# Understanding of merging of junctions of collections

If you start with a boundless set, you can have a series of nested collections which merge to a solitary factor. (ie Intersection of $\left(\large\frac{-1}{n}, \frac{1}{n}\right)$ as $n\to \infty$)

However, at no time throughout the series exists a first component with just one factor. Actually, for any kind of limited (yet boundless) $n$, the variety of factors in the period is uncountably huge. So, just how do you recognize the suggestion that this boundless junction has simply one factor? Just how do you understand it?

A factor remains in the junction if it remains in *every * set of the series. Concentrate on that. Despite just how near $0$ a factor is (leaving out $0$ itself), there will certainly be a completely huge $n$ such that the set $(-1/n,1/n)$ does not have it, and also consequently that factor will certainly not remain in the (boundless) junction, because, once more, a factor remains in the junction iff and also it remains in every set defined by the junction.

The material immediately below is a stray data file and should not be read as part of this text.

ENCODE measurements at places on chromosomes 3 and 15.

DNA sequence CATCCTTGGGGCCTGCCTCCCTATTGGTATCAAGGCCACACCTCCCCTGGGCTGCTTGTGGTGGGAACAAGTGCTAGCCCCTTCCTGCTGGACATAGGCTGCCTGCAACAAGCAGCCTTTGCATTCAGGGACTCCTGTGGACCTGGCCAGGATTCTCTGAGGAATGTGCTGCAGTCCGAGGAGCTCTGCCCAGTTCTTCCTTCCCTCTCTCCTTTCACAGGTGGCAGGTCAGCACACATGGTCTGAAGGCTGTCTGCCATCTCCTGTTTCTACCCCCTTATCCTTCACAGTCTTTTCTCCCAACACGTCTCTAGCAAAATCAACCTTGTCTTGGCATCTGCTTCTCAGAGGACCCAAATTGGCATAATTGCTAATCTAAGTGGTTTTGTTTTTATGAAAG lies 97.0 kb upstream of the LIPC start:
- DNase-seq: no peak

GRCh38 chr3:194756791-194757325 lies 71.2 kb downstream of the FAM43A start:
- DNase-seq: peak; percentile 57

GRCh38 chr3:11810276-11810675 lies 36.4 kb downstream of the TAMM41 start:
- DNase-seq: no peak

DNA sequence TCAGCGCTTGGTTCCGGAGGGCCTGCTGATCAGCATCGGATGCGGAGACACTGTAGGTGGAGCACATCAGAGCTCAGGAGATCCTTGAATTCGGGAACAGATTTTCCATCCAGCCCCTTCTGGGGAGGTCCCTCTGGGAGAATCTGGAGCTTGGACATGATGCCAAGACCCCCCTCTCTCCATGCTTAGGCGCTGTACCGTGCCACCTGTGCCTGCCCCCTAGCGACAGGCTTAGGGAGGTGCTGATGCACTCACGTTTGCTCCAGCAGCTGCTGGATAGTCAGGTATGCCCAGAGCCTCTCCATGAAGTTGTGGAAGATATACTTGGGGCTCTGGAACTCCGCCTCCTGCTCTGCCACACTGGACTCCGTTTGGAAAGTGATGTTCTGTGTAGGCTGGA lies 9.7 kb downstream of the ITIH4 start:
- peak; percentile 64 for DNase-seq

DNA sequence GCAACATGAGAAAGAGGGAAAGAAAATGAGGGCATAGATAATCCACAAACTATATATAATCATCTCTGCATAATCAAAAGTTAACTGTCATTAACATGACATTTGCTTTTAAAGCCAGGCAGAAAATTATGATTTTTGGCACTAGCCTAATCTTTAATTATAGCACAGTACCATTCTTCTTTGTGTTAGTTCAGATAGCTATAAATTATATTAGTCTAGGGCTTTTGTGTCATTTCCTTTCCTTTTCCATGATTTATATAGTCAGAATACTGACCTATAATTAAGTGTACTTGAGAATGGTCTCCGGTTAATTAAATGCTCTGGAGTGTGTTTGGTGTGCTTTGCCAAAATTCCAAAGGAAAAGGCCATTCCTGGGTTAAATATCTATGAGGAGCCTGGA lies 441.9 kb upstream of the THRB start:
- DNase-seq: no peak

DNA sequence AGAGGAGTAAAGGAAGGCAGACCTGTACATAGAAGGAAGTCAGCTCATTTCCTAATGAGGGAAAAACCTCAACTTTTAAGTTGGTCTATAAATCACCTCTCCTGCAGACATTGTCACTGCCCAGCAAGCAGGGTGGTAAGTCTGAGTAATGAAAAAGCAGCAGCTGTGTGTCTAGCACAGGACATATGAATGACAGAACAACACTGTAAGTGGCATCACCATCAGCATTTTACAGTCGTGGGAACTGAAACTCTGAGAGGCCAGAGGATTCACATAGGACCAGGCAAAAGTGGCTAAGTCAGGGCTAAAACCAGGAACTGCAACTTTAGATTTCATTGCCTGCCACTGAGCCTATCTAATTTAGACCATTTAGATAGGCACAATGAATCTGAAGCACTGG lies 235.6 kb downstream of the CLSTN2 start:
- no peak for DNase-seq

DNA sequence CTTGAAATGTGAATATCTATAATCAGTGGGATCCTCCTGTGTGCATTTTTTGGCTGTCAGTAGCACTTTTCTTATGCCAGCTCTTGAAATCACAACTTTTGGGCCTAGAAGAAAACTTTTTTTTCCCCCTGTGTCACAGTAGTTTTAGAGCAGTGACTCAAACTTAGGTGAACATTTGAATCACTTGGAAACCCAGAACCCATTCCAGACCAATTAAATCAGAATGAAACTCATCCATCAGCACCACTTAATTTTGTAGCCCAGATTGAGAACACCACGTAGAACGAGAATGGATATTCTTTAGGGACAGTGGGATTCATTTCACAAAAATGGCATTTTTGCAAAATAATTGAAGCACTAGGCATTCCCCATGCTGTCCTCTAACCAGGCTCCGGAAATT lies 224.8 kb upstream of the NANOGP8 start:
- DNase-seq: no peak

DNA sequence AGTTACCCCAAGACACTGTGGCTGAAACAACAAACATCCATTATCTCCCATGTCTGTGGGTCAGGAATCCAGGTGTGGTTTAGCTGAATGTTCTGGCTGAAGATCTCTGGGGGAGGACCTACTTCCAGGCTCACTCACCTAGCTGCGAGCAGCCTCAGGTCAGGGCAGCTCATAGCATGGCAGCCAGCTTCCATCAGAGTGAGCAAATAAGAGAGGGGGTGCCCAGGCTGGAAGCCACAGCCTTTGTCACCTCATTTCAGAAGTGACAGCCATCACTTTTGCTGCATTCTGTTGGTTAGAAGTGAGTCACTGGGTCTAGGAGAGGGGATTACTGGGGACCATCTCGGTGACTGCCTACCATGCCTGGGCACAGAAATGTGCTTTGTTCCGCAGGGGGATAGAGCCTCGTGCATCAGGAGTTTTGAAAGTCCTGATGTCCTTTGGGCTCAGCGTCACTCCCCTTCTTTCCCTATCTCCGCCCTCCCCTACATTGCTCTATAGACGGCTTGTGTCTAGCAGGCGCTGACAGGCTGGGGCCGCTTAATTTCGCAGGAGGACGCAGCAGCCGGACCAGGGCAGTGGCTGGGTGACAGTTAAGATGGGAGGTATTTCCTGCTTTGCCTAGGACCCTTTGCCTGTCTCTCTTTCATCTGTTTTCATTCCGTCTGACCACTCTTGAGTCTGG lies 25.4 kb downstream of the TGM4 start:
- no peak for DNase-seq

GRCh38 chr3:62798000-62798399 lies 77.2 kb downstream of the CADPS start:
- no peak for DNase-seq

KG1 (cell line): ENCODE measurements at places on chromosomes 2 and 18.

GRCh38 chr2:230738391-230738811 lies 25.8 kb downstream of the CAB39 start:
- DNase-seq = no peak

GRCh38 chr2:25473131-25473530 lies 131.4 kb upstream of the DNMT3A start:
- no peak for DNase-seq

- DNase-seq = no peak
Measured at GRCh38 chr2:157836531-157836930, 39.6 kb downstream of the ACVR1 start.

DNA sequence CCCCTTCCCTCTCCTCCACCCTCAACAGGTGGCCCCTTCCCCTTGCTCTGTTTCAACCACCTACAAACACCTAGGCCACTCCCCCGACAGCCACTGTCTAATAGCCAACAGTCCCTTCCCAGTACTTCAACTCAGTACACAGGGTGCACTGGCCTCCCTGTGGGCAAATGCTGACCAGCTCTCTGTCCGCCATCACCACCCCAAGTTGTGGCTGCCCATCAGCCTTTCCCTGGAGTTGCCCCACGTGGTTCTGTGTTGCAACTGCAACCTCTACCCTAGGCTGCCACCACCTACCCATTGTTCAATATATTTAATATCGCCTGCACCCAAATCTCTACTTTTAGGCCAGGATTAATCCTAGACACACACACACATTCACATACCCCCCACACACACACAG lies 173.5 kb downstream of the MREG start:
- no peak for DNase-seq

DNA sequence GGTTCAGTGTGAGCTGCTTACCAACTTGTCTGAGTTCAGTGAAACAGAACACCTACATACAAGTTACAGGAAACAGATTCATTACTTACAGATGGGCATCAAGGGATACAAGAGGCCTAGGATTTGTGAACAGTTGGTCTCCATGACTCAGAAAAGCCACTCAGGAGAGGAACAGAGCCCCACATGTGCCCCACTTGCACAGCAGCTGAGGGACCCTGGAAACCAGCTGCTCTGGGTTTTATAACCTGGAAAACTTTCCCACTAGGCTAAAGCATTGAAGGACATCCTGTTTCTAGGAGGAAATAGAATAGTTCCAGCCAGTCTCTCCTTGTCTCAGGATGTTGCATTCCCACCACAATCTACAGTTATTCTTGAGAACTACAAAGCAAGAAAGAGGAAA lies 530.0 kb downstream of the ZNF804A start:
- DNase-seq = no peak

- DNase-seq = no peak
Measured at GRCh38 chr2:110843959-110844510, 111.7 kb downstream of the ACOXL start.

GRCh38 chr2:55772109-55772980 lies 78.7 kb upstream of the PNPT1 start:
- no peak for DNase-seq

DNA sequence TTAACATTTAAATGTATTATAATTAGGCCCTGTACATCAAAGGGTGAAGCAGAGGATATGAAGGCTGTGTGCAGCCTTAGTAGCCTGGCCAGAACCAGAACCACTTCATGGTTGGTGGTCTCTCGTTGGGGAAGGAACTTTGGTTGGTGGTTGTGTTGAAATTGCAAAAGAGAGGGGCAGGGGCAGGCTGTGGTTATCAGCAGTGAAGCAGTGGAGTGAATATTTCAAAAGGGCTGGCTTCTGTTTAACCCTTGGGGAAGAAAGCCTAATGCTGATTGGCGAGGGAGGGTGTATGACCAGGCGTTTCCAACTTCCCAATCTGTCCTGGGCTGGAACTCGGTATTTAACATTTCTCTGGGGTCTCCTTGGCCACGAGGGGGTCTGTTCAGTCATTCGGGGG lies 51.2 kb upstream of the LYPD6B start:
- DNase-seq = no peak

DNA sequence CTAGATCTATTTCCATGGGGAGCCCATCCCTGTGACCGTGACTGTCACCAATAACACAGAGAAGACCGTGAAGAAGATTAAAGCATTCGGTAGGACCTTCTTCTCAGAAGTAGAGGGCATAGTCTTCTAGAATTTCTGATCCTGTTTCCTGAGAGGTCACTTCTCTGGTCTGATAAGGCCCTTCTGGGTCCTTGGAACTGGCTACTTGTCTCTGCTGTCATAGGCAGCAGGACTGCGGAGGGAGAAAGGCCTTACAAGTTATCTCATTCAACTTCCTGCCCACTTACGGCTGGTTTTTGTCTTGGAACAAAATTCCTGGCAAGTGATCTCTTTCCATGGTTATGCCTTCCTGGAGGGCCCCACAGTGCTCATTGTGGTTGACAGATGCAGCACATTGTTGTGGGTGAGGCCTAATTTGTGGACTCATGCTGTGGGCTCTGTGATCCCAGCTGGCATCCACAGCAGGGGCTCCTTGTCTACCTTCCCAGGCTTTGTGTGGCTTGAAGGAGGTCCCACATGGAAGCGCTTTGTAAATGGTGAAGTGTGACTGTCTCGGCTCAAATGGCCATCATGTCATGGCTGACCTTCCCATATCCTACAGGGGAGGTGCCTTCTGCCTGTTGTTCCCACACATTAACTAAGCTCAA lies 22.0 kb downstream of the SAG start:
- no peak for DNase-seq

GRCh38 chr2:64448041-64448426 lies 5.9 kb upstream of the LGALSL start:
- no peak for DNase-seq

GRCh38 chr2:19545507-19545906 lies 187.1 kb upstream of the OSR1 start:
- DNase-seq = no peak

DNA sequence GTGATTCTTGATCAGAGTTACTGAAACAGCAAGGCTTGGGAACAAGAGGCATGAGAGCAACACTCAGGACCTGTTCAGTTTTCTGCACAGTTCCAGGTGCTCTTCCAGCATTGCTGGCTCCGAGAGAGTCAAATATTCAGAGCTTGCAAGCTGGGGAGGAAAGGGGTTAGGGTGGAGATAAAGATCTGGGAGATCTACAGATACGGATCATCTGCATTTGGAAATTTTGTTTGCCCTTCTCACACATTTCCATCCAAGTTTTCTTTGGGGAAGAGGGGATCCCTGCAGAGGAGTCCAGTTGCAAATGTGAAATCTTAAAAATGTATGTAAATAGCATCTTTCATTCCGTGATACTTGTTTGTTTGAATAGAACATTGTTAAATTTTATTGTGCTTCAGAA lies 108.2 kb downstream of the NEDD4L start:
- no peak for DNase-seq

I assume the resource of the complication is this : taking the cardinality of a set feels like such a straightforward procedure that we unconsciously anticipate it to be continual. We could assume that straightforward restricting procedures like countable nested junctions need to offer convergent cardinalities. Yet the straightforward reality is that they do not ; our subconscious hunch is simply incorrect, and also this instance confirms it. Cardinality is not continual in this feeling.

This relates to the typical "mystery" of the supertask where sometimes $1-2^{-n}$ you include in a box 2 rounds phoned number $2n-1$ and also $2n$, and also remove the one phoned number $n$. Although that the cardinality of the rounds in package is constantly raising, in the restriction sometimes 1 package is vacant. Once more, the mystery emerges just if you really feel that cardinality needs to be continual. If you understand that it isn't, after that you no more see such instances as paradoxical.

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